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T-cell tolerance to tumor associated antigens is commonly found in cancer patients. Dendritic cells are required to induce tumor-specific immunity because dendritic cells (DCs) can efficiently capture and present tumor antigens to result in the expansion and activation of tumor-specific cytotoxic T cells. We have studied ways of using adenoviral vectors for the simultaneous in vivo activation and loading of dendritic cells (DCs) with tumor associated antigens (TAA) continuously over a 10 day period. We found that the subcutaneous injection of an adenoviral vector (Ad-sig-TAA/ecdCD40L) which can secrete a fusion protein composed of a tumor associated antigen (TAA) and the extracellular domain (ecd) of the CD40 ligand (CD40L) could induce an antigen specific immune response against cancer cells brearing the TAA for up to one year. By using LDH release cytotoxicity assays, ELISOPT assays, and tetramer staining, we showed that subcutaneous injections of the Ad-sig-TAA/ecdCD40L vector increased the levels of TAA specific splenic T cells up to 250 fold, using the E7 foreign viral HPV antigen and the self MUC-1 TAA which is overexpressed on neoplastic epithelial cells. These injections induced a T cell dependent immune response for over a year which could prevent the growth of at least 5 X 105 TAA bearing cancer cells in 100% of the injected mice. These studies indicated that the Ad-sig-TAA/ecdCD40L vector injections were inducing antigen specific memory cells. In human MUC-1 transgenic mice which were transgenic for the human MUC-1 (hMUC-1) gene, and therefore anergic to the hMUC-1 antigen, vaccination with the Ad-sig-hMUC-1/ecdCD40L vector resulted in induction of an immune response to the hMUC-1 antigen positive tumor cells which overcame the anergy to the hMUC-1 antigen which exists in hMUC-1.Tg transgenic mice. The induction of the immune response was HLA restricted, was mediated by CD 8+ T cells, and involved activation of proliferation signal transduction pathways in the antigen specific T cells. No cytokine boosts were required to break tolerance to the TAA in 100% of the treated animals. These findings suggest that the Ad-sig-TAA/ecdCD40L vector injections may be of value in the treatment of the many epithelial malignancies in which the human MUC-1 gene is overexpressed.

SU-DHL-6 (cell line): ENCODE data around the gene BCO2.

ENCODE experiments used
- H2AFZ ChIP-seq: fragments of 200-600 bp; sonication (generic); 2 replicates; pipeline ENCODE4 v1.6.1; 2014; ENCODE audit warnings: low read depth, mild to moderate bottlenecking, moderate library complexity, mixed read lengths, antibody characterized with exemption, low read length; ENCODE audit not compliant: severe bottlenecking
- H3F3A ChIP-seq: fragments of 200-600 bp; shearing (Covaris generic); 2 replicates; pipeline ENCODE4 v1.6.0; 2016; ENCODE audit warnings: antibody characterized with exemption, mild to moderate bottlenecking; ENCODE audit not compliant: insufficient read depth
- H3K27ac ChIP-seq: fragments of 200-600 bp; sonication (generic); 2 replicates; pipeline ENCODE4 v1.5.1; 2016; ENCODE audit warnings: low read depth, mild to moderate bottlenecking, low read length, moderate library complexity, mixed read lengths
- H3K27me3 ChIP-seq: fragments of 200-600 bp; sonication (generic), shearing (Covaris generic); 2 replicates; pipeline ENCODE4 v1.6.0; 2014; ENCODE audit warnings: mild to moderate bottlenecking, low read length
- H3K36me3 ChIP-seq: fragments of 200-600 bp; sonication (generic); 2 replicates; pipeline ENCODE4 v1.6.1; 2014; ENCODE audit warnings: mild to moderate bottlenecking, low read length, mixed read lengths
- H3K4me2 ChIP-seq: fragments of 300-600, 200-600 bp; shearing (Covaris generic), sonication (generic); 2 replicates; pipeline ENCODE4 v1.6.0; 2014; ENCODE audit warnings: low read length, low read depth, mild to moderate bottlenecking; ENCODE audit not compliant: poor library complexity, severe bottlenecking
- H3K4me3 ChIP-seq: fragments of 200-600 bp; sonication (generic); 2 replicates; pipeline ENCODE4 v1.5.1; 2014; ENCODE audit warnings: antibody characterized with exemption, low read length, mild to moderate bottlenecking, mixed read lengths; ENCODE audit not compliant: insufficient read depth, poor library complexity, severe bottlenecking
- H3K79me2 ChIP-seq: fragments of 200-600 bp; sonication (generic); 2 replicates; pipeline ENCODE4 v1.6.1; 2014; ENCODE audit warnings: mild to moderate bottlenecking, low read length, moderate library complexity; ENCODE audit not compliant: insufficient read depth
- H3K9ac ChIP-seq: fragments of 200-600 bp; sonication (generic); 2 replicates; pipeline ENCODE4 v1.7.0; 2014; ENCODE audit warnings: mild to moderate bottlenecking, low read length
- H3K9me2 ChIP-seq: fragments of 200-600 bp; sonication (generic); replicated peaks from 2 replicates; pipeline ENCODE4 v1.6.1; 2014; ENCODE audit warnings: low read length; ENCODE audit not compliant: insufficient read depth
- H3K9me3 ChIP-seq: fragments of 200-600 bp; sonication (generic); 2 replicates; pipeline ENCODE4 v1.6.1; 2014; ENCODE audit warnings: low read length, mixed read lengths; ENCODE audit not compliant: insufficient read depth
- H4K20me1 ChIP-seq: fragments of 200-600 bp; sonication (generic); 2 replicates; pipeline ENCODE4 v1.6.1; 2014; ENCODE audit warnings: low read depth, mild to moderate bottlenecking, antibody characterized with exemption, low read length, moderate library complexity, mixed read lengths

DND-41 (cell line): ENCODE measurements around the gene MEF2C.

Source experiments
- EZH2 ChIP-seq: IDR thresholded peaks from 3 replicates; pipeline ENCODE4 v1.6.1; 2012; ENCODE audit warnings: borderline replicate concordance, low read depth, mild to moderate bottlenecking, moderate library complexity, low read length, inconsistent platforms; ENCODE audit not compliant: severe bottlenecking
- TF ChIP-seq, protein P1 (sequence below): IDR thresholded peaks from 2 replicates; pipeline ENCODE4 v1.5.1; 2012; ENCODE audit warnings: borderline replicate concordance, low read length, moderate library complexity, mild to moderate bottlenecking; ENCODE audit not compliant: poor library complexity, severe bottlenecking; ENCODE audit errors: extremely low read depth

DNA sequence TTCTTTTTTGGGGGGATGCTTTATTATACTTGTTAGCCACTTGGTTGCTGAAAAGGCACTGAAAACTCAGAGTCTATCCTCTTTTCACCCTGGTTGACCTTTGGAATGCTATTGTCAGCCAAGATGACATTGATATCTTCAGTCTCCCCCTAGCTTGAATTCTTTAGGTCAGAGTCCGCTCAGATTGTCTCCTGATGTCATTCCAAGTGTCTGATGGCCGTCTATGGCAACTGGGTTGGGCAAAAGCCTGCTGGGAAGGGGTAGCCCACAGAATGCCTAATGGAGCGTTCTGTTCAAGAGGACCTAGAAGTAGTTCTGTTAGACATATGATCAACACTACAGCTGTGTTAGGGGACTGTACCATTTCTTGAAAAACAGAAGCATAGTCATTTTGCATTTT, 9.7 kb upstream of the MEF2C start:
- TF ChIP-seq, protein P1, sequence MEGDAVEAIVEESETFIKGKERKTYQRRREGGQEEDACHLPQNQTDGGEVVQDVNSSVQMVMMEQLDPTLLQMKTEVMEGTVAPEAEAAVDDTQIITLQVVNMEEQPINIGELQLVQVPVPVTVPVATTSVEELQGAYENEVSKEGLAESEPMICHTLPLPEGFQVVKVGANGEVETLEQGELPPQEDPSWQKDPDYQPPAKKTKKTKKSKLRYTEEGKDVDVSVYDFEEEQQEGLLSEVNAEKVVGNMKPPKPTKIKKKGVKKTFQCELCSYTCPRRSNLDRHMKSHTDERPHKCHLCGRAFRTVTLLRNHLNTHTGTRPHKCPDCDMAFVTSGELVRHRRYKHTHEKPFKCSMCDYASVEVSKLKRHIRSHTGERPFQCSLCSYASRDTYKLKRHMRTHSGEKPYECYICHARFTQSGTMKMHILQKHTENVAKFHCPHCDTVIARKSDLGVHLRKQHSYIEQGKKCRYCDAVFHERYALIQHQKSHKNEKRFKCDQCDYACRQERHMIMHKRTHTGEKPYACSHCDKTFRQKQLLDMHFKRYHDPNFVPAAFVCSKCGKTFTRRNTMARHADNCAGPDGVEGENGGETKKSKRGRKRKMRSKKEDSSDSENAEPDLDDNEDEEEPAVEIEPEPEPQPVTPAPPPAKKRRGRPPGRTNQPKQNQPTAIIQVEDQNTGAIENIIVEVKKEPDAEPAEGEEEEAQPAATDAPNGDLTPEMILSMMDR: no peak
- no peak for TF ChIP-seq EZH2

[Proc Amer Assoc Cancer Res, Volume 45, 2004]